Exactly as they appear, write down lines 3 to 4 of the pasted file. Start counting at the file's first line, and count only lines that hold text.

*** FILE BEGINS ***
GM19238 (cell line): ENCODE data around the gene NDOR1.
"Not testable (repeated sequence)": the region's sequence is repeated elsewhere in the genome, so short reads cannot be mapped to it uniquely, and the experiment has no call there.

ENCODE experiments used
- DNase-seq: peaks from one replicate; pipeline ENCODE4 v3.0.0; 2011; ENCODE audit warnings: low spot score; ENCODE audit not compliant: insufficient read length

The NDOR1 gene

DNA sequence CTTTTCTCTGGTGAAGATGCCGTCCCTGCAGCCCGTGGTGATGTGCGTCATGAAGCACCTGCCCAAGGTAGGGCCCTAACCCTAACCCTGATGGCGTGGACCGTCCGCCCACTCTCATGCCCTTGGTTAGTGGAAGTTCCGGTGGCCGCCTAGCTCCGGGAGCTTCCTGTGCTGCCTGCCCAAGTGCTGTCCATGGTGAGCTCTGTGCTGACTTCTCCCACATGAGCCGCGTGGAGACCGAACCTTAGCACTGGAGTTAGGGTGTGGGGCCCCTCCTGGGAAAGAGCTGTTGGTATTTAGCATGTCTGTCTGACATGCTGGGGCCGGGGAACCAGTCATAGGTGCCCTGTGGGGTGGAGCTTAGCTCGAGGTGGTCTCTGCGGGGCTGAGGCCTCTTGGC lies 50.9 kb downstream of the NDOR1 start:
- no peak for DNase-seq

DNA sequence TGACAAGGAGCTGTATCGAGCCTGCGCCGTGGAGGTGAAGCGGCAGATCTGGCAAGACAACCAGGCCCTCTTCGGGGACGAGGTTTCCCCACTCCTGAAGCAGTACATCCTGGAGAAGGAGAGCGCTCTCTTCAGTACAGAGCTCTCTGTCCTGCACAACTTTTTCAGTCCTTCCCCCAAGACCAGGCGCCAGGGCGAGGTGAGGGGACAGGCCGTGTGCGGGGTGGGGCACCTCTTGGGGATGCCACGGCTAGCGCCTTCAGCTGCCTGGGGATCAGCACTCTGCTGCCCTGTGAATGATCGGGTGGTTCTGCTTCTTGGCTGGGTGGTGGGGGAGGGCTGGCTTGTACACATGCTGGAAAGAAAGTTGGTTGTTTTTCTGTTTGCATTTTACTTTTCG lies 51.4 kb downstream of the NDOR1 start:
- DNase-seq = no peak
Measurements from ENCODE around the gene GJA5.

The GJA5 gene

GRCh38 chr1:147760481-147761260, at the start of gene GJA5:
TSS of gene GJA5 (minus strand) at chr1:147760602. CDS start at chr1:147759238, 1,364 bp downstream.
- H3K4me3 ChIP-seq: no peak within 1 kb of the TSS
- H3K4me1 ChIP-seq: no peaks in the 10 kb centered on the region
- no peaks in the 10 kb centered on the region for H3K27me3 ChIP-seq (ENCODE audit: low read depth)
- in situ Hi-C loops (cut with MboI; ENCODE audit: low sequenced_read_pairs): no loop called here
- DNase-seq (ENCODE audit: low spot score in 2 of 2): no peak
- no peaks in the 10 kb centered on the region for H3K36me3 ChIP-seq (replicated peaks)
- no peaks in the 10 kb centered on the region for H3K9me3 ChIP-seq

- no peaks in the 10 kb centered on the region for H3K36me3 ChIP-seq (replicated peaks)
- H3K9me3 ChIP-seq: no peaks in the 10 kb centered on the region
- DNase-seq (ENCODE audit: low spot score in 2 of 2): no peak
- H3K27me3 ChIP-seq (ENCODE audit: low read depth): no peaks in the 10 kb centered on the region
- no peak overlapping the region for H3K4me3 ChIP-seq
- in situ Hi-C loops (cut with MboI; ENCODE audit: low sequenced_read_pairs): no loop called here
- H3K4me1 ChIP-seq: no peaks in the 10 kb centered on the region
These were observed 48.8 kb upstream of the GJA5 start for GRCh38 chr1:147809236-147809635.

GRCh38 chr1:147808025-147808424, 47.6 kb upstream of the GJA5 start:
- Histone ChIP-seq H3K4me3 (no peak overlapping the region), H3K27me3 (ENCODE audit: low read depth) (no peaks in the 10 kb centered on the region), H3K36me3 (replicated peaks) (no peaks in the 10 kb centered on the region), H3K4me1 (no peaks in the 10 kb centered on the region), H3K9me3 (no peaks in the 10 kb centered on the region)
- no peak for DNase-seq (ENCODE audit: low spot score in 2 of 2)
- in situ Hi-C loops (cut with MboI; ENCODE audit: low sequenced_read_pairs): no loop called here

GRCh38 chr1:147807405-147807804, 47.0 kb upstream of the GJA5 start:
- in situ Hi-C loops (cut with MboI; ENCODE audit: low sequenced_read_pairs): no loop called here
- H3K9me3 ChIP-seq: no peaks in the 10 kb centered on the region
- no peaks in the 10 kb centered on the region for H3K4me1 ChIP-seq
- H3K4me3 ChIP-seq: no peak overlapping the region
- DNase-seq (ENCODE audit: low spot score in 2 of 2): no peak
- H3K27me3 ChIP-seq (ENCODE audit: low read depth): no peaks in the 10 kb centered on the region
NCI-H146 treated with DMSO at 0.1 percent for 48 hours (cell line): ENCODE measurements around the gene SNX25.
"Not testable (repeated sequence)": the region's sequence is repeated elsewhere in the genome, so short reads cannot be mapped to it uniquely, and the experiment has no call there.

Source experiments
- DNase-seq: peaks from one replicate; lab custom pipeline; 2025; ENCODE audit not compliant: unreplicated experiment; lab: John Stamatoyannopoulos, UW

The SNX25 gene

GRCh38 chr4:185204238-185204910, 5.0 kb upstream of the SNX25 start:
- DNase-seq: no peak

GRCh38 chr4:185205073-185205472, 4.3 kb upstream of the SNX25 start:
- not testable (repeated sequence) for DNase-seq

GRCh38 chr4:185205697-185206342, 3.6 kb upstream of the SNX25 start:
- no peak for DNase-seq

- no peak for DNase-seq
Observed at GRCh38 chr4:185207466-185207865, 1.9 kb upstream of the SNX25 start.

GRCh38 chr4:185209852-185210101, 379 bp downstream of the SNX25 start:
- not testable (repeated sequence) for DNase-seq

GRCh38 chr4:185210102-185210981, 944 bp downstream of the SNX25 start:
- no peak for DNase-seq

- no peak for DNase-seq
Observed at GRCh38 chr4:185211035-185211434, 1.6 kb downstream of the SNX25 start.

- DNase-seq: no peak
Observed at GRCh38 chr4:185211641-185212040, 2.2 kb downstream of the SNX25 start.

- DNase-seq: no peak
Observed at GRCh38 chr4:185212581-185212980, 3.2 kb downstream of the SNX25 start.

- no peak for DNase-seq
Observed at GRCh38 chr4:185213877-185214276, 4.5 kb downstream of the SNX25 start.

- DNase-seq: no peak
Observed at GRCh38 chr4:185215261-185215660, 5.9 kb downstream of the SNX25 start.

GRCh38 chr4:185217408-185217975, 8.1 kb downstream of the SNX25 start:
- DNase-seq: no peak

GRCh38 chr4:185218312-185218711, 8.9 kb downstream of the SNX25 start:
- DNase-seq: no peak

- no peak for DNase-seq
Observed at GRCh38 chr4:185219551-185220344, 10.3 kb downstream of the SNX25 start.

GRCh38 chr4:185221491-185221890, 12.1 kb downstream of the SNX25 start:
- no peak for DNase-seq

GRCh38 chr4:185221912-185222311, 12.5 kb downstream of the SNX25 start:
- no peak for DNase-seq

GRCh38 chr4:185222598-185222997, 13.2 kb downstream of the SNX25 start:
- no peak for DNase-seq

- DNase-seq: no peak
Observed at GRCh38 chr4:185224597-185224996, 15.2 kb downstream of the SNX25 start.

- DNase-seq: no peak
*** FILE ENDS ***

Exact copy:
ENCODE experiments used
- DNase-seq: peaks from one replicate; pipeline ENCODE4 v3.0.0; 2011; ENCODE audit warnings: low spot score; ENCODE audit not compliant: insufficient read length